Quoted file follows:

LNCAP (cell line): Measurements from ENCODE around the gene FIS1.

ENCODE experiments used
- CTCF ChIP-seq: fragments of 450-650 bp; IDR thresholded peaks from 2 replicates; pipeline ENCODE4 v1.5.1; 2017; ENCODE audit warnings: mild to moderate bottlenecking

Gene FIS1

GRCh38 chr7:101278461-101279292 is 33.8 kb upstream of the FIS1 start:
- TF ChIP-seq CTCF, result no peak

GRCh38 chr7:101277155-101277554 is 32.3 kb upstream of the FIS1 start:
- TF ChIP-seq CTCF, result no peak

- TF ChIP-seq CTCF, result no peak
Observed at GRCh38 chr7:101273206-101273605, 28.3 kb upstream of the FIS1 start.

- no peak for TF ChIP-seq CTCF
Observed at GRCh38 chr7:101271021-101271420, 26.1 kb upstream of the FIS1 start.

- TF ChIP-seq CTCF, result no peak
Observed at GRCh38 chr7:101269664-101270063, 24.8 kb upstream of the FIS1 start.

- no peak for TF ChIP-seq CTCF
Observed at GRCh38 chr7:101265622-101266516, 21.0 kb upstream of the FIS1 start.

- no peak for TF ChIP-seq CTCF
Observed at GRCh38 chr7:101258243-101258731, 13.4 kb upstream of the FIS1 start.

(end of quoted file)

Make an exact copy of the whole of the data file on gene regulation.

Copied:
LNCAP (cell line): Measurements from ENCODE around the gene FIS1.

ENCODE experiments used
- CTCF ChIP-seq: fragments of 450-650 bp; IDR thresholded peaks from 2 replicates; pipeline ENCODE4 v1.5.1; 2017; ENCODE audit warnings: mild to moderate bottlenecking

Gene FIS1

GRCh38 chr7:101278461-101279292 is 33.8 kb upstream of the FIS1 start:
- TF ChIP-seq CTCF, result no peak

GRCh38 chr7:101277155-101277554 is 32.3 kb upstream of the FIS1 start:
- TF ChIP-seq CTCF, result no peak

- TF ChIP-seq CTCF, result no peak
Observed at GRCh38 chr7:101273206-101273605, 28.3 kb upstream of the FIS1 start.

- no peak for TF ChIP-seq CTCF
Observed at GRCh38 chr7:101271021-101271420, 26.1 kb upstream of the FIS1 start.

- TF ChIP-seq CTCF, result no peak
Observed at GRCh38 chr7:101269664-101270063, 24.8 kb upstream of the FIS1 start.

- no peak for TF ChIP-seq CTCF
Observed at GRCh38 chr7:101265622-101266516, 21.0 kb upstream of the FIS1 start.

- no peak for TF ChIP-seq CTCF
Observed at GRCh38 chr7:101258243-101258731, 13.4 kb upstream of the FIS1 start.